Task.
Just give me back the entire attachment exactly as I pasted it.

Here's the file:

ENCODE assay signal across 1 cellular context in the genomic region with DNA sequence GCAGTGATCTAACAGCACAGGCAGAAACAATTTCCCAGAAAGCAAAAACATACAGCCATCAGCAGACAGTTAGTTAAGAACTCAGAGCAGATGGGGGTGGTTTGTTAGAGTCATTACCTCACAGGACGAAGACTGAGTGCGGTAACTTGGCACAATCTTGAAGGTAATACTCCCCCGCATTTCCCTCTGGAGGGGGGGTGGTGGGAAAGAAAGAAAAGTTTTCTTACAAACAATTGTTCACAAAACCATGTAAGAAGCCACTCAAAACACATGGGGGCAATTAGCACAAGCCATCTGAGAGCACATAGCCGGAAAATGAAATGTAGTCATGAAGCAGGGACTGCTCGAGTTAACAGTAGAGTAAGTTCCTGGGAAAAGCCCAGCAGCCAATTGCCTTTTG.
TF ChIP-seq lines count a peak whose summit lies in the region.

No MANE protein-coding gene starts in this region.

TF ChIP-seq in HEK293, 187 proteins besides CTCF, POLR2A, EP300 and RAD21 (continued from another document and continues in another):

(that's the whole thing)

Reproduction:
ENCODE assay signal across 1 cellular context in the genomic region with DNA sequence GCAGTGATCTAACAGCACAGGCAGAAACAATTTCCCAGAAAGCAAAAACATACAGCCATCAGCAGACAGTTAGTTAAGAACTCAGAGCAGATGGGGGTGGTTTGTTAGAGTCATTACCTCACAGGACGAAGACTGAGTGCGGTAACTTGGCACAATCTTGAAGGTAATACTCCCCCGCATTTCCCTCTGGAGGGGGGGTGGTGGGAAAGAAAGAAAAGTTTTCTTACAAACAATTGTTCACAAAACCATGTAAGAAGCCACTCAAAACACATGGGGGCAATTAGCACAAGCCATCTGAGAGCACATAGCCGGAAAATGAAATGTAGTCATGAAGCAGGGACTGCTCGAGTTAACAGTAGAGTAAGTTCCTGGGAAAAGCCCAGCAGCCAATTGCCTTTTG.
TF ChIP-seq lines count a peak whose summit lies in the region.

No MANE protein-coding gene starts in this region.

TF ChIP-seq in HEK293, 187 proteins besides CTCF, POLR2A, EP300 and RAD21 (continued from another document and continues in another):